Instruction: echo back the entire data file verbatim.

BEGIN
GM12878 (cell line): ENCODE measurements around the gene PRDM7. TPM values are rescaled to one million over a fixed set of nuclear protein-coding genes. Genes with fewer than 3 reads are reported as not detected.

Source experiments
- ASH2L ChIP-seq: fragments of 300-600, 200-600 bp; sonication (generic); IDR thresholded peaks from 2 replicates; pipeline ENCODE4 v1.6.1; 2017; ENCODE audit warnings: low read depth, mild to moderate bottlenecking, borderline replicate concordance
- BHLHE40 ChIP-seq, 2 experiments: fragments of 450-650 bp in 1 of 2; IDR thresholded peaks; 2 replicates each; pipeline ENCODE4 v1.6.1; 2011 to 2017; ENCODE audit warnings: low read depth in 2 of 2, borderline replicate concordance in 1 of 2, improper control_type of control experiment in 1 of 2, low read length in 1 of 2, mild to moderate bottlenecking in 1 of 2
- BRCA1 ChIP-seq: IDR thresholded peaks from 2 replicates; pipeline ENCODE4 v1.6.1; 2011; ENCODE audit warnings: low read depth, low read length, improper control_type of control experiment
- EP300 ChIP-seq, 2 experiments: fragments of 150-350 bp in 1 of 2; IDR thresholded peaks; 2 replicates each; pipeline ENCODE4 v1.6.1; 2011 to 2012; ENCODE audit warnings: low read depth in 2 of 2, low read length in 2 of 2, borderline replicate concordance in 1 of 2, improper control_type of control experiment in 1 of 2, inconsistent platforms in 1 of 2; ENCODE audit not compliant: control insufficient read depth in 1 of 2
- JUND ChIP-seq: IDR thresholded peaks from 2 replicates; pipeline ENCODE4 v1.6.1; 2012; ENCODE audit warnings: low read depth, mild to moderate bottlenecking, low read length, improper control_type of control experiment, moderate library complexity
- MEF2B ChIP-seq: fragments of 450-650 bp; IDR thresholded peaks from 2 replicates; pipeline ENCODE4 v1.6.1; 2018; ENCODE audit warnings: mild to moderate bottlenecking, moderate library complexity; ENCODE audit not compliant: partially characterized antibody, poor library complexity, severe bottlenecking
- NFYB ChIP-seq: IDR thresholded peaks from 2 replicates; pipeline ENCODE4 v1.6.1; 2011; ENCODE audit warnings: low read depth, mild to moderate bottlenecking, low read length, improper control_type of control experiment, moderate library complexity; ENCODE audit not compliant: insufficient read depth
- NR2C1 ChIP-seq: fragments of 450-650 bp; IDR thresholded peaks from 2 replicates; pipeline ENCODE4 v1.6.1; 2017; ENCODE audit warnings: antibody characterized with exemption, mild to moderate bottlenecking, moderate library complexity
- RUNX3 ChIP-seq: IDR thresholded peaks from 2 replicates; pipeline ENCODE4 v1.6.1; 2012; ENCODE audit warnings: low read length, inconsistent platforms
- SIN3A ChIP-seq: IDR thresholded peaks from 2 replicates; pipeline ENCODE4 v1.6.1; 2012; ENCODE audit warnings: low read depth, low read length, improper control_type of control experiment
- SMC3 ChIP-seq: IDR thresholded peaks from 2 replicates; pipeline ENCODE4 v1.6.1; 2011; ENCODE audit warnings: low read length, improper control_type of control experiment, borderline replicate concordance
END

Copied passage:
GM12878 (cell line): ENCODE measurements around the gene PRDM7. TPM values are rescaled to one million over a fixed set of nuclear protein-coding genes. Genes with fewer than 3 reads are reported as not detected.

Source experiments
- ASH2L ChIP-seq: fragments of 300-600, 200-600 bp; sonication (generic); IDR thresholded peaks from 2 replicates; pipeline ENCODE4 v1.6.1; 2017; ENCODE audit warnings: low read depth, mild to moderate bottlenecking, borderline replicate concordance
- BHLHE40 ChIP-seq, 2 experiments: fragments of 450-650 bp in 1 of 2; IDR thresholded peaks; 2 replicates each; pipeline ENCODE4 v1.6.1; 2011 to 2017; ENCODE audit warnings: low read depth in 2 of 2, borderline replicate concordance in 1 of 2, improper control_type of control experiment in 1 of 2, low read length in 1 of 2, mild to moderate bottlenecking in 1 of 2
- BRCA1 ChIP-seq: IDR thresholded peaks from 2 replicates; pipeline ENCODE4 v1.6.1; 2011; ENCODE audit warnings: low read depth, low read length, improper control_type of control experiment
- EP300 ChIP-seq, 2 experiments: fragments of 150-350 bp in 1 of 2; IDR thresholded peaks; 2 replicates each; pipeline ENCODE4 v1.6.1; 2011 to 2012; ENCODE audit warnings: low read depth in 2 of 2, low read length in 2 of 2, borderline replicate concordance in 1 of 2, improper control_type of control experiment in 1 of 2, inconsistent platforms in 1 of 2; ENCODE audit not compliant: control insufficient read depth in 1 of 2
- JUND ChIP-seq: IDR thresholded peaks from 2 replicates; pipeline ENCODE4 v1.6.1; 2012; ENCODE audit warnings: low read depth, mild to moderate bottlenecking, low read length, improper control_type of control experiment, moderate library complexity
- MEF2B ChIP-seq: fragments of 450-650 bp; IDR thresholded peaks from 2 replicates; pipeline ENCODE4 v1.6.1; 2018; ENCODE audit warnings: mild to moderate bottlenecking, moderate library complexity; ENCODE audit not compliant: partially characterized antibody, poor library complexity, severe bottlenecking
- NFYB ChIP-seq: IDR thresholded peaks from 2 replicates; pipeline ENCODE4 v1.6.1; 2011; ENCODE audit warnings: low read depth, mild to moderate bottlenecking, low read length, improper control_type of control experiment, moderate library complexity; ENCODE audit not compliant: insufficient read depth
- NR2C1 ChIP-seq: fragments of 450-650 bp; IDR thresholded peaks from 2 replicates; pipeline ENCODE4 v1.6.1; 2017; ENCODE audit warnings: antibody characterized with exemption, mild to moderate bottlenecking, moderate library complexity
- RUNX3 ChIP-seq: IDR thresholded peaks from 2 replicates; pipeline ENCODE4 v1.6.1; 2012; ENCODE audit warnings: low read length, inconsistent platforms
- SIN3A ChIP-seq: IDR thresholded peaks from 2 replicates; pipeline ENCODE4 v1.6.1; 2012; ENCODE audit warnings: low read depth, low read length, improper control_type of control experiment
- SMC3 ChIP-seq: IDR thresholded peaks from 2 replicates; pipeline ENCODE4 v1.6.1; 2011; ENCODE audit warnings: low read length, improper control_type of control experiment, borderline replicate concordance